Airbus Helicopters was quick in asking Berlin to return the helos back to flight status. The Bundeswehr has now complied: “The needed technical improvements to take away the fault have been developed by the manufacturer, but the implementation of the constructive change to all affected NH90s has not been executed yet.”
One of several adaptations in operational procedures is that the crew will vent before every engine start to prevent damage from occurring. “With that the risk of engine problems and related malfunctioning in the OHCP can be minimized,” the Bundeswehr states. With a permanent solution awaiting, the German Armed Forces leadership has regained enough confidence to clear the NH90s for normal flying operations. Other NH90 users might use venting-before-start as well to prevent worse.
Germany has stopped routine flying operations with its troubled NH90 helicopters, the German Bundeswehr announced on Friday 6 February. An investigation into an incident that happened last year in Uzbekistan, has led to the decision.
The investigation by Airbus Helicopters found a design flaw in an Overhead Control Panel (OHCP) in the NH90’s cockpit, where a fire suppression switch for the engines could cause a short circuit. Subsequently, the Bundeswehr flight safety authority recommended all routine NH90 operations to be halted, a decision that is now supported by Berlin.
On 19 June 2014, a German NH90 got into big troubles in Uzbekistan as one of its engines exploded during a medical evacuation flight, causing the German Army (Heeresflieger) to already temporary ground the fleet back then. Four NH90TTHs deployed to Afghanistan already in April 2013 to provide a Forward Air Medical Evacuation in Mazar-i-Sharif but were met with additional operational problems in the hot-and-high operations as well. Apart from the big incident, aviators reported issues with other systems as well.
Germany has about forty NH90 helicopters at its disposal. The Bundeswehr now says it expects Airbus Helicopters to come up with a solution as quickly as possible. Berlin confirmed in December it had 80 NH90TTHs on firm order (including the forty delivered) and was still opting for another 22.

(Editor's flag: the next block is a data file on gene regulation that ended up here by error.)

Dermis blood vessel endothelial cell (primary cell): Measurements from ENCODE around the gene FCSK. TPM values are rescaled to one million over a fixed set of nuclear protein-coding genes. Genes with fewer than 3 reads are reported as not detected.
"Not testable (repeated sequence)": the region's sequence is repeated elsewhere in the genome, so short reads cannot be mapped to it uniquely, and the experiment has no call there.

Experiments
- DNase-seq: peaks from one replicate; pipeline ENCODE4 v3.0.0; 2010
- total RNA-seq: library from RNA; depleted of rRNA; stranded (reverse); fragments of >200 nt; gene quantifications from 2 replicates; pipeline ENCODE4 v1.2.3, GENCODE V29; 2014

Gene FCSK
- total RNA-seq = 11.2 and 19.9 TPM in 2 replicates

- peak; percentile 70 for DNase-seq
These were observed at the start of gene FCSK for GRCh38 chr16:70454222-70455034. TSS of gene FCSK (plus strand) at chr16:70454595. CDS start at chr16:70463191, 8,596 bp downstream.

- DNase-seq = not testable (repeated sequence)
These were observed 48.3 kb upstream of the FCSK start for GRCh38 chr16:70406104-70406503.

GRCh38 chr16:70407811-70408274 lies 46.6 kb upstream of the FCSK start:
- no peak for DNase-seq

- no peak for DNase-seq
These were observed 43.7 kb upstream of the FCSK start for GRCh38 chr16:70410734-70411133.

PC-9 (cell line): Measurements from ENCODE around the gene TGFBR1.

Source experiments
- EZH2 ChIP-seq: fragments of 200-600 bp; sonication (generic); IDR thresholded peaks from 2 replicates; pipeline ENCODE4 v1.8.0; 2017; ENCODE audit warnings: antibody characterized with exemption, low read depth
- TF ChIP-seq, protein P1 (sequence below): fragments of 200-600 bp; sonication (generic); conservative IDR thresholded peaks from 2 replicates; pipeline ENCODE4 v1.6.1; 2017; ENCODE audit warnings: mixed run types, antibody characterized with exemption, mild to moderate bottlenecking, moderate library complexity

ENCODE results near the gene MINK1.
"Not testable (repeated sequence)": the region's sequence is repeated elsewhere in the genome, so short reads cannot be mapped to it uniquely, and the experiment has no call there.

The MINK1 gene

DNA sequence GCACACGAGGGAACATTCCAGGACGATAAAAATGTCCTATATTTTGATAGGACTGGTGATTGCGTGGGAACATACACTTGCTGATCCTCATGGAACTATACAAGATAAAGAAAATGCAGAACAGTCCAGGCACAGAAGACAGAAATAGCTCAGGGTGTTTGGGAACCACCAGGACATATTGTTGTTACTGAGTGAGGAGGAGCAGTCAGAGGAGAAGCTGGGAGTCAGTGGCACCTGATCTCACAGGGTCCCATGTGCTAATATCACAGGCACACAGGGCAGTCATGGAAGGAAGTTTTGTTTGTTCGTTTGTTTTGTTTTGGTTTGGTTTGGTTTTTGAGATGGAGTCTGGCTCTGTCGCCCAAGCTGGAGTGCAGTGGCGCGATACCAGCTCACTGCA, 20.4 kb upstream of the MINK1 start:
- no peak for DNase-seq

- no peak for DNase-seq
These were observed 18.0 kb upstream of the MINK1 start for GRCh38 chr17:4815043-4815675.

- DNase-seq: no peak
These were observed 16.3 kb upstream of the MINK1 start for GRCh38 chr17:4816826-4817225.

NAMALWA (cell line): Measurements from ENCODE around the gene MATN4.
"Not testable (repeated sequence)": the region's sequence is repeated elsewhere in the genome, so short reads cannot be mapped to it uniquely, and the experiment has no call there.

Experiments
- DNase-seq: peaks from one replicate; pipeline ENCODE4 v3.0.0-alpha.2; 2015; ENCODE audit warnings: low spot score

UPDATED 30 JANUARY 2015 | The Swedish Air Force welcomed two dozen new combat pilots during a ceremony at Linköping-Malmen Airbase on 22 January 2015. For a small air force as the Flygvapnet quite a substantial amount.
Twenty-two guys and two women received their wings after successfully finishing the advanced flight training course on the indigenous SAAB SK 60 (Model 105) jet trainer or on German Army helicopters. Eight guys will fly the JAS 39 Gripen multi-role fighter, of which 88 C/D-versions are on strength with the Flygvapnet. Four graduated male cadet pilots will fly either the TP 84 (C-130) or Saab 340.
The other 10 men and female cadet pilots Therese Hörström and Caroline Herrstedt will fly helicopters, with Herrstadt performing her final examination flight on the Swedish Armed Forces HKP 15 (Agusta A109). The basic helicopter training was done in Bückeburg, with the German Army’s School of Army Aviation (Heeresfliegerwaffenschule) on the Eurocopter (Airbus Helicopters) EC135, while the fixed-wing training was done on the SAAB SK 60s.
The SAAB SK 60 serves the Swedish Armed Forces since 1967. Of the 150 that were delivered about two dozen retain full flight status, with many in reserve. A new, upgraded version was introduced in Autumn 2013, with this SK 60AU for the first time having GPS system plus other navigation aids to help the pilot navigate more precisely, a new radio with a sort of Bitching Betty function to warn the pilot for a too low altitude, plus sound effects that give the pilot the same warnings for failure or G-force stress as in the JAS 39 Gripen fighter jet.